POWER + PLACE
“Power & Place: Culture & Conflict in the Built Environment,” a required research and methodology course in the Master in Design Studies (MDes) program in Critical Conservation at the Harvard University Graduate School of Design fosters an exploration of urban ethics and an awareness of the political uses of history and identity. The course studies places where cultural conflict has emerged from both intended and unintended regulatory and spatial patterns of exclusion. A Critical Conservation Colloquia accompanies this course where lectures by eminent scholars bring the issues of their work to the topics explored each year. These talks, transcribed and illustrated can be found in the Power & Place booklets, produced each year to give a broader audience access to the ideas.
This course began as part of a wider GSD initiative in response to the rising evidence of discrimination and violence against the African American community that resulted in the fall 2015 Black in Design Conference. At that time, Dean Mohsen Mostafavi remarked that, “The relationship between race and space, the way in which one could say the racialization of space is becoming more extreme, is continuing. These issues have remained absolutely pertinent.” Critical Conservation is a natural center for this discussion because we focus on places where cultural conflict and the spatial patterns of exclusion such as historic districts and red-lining have suppressed racial, ethnic, economic and religious differences, leaving an indelible imprint on the material character of the city. The array of ideas and scholars brought together in on-site meetings and class discussions exemplifies the broader investigation that co-directors Susan Nigra Snyder and George E. Thomas are leading through the Critical Conservation research agenda.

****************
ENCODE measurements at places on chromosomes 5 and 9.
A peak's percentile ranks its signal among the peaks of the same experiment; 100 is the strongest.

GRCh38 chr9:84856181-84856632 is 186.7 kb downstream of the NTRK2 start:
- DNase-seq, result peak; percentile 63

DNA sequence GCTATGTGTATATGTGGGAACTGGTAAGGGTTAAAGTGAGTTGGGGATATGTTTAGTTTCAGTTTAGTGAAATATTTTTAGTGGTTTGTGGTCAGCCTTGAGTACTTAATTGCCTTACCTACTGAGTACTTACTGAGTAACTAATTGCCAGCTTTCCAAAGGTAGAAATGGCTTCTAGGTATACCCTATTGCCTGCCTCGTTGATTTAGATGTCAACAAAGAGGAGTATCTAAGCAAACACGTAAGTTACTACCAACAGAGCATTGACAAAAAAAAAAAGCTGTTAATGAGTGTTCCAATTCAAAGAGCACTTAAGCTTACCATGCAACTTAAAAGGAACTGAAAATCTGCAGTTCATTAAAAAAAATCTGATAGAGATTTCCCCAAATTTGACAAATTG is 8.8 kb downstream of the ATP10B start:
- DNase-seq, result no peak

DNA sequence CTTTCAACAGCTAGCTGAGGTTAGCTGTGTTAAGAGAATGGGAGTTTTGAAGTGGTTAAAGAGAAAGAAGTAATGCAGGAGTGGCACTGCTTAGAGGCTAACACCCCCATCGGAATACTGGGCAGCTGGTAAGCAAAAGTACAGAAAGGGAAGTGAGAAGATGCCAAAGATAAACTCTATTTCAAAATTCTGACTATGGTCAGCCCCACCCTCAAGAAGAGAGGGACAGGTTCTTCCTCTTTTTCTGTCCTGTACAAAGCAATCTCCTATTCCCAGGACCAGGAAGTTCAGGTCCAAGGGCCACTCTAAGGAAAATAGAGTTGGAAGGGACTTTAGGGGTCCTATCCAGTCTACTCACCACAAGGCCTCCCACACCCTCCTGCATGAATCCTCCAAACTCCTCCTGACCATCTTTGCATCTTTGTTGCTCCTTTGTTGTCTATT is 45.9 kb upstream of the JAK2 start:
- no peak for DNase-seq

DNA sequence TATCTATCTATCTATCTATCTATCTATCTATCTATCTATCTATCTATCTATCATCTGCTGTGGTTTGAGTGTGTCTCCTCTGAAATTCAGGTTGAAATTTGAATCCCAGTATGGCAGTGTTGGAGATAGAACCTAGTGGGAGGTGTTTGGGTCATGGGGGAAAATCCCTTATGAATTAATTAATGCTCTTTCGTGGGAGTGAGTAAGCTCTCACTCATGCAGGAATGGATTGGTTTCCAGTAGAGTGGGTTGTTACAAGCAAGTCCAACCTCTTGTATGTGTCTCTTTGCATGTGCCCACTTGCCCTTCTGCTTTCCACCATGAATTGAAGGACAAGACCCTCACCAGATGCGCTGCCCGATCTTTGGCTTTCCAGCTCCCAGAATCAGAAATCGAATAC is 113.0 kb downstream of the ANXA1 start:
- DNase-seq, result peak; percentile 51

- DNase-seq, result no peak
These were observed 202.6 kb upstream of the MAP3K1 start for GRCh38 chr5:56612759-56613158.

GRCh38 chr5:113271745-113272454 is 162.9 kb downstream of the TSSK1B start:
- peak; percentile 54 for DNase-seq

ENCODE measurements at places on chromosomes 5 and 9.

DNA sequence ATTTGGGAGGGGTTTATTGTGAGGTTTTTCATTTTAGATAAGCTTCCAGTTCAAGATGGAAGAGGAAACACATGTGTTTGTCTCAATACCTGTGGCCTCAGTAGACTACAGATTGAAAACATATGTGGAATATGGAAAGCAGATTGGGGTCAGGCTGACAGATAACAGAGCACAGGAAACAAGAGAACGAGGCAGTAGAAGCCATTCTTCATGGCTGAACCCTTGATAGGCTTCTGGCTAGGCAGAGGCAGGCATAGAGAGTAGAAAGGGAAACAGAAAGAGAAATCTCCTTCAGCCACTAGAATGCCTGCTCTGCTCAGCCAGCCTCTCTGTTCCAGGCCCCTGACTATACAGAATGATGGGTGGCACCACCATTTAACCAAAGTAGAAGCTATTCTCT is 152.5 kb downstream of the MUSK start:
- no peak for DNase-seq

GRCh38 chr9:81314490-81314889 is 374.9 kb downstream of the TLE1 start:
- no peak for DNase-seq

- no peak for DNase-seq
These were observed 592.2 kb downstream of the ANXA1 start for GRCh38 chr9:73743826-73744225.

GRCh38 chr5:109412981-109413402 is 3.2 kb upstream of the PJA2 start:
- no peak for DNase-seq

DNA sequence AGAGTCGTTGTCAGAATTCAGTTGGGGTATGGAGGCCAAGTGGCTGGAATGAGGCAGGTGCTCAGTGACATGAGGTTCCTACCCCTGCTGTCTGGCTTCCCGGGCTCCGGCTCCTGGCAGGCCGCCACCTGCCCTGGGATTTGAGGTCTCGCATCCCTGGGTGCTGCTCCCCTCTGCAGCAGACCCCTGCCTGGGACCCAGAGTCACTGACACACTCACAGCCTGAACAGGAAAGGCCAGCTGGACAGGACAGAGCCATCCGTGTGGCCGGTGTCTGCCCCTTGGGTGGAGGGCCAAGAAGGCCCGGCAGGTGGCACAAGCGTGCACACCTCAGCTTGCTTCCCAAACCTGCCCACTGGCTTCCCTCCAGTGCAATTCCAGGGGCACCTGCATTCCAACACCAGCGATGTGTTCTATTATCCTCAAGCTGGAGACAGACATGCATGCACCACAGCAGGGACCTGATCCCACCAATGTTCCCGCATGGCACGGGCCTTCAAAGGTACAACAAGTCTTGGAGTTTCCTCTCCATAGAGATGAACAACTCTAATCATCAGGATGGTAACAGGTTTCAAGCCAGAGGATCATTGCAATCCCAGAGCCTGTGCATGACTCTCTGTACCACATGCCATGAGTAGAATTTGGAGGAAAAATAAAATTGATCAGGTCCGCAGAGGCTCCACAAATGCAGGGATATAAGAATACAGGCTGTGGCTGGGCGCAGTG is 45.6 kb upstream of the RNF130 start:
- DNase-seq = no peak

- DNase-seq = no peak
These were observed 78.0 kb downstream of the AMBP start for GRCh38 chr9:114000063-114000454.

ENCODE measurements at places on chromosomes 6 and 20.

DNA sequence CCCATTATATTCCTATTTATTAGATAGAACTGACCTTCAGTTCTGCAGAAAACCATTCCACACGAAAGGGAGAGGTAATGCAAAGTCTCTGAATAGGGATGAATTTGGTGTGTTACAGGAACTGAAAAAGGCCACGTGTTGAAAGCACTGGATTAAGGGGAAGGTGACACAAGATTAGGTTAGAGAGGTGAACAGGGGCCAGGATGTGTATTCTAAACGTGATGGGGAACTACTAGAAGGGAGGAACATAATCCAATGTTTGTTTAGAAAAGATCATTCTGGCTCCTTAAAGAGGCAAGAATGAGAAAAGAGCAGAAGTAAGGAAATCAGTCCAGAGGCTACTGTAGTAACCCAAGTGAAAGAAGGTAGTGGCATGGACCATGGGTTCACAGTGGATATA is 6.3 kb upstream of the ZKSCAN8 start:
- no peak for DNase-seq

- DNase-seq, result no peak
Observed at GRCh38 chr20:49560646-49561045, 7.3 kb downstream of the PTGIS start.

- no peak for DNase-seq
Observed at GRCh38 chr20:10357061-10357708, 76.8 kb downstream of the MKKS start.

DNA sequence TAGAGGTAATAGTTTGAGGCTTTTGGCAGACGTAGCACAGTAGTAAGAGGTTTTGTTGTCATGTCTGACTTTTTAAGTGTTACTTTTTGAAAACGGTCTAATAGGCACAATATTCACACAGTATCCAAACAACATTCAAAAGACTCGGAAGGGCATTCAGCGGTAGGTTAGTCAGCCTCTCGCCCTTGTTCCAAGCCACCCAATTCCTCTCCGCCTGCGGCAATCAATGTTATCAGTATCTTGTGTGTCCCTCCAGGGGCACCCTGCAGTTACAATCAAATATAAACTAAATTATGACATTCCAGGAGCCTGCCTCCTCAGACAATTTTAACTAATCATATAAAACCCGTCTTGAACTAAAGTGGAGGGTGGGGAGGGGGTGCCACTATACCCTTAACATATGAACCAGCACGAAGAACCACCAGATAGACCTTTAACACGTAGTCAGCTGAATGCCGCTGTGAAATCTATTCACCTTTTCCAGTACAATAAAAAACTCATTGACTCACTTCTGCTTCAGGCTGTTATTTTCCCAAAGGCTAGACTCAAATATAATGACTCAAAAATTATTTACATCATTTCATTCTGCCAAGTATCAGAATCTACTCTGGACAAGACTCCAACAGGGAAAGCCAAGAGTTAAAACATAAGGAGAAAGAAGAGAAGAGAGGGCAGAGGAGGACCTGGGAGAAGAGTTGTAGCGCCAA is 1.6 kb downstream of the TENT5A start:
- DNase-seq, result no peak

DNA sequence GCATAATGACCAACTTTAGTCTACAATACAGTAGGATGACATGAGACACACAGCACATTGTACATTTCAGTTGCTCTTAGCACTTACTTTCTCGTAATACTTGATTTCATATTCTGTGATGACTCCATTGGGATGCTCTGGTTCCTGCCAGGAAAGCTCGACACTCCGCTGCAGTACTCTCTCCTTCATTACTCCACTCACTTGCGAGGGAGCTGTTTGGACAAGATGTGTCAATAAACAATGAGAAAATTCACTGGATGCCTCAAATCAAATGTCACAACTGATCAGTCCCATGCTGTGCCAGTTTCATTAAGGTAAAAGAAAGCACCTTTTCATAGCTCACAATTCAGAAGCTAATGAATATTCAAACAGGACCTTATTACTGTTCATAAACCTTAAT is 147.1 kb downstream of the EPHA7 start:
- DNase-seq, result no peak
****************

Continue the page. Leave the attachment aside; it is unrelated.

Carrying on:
The MDes program in Critical Conservation has been formed to shape a broader conversation about design and development that engages 21st century questions of environmental, social and economic sustainability to serve an ever more pluralist and global society. Critical Conservation explores how history and constructed narratives of heritage are used as instruments of power to control the identity of places and the subsequent inclusion and exclusion of populations these acts enable. The program makes clear that truly critical conservation is about social justice instead of being about buildings or places. Critical Conservation provides designers with a methodological foundation to research the cultural systems that frame conflicts inherent in making progressive places—the cultural ecology of place. It provides a theoretical understanding of the social construction of dynamic cultural meaning associated with places, artifacts, and history. The knowledge gained provides an understanding that decisions critical to place-making involving the uses of history and group identity demand that an ethical perspective be part of the design process.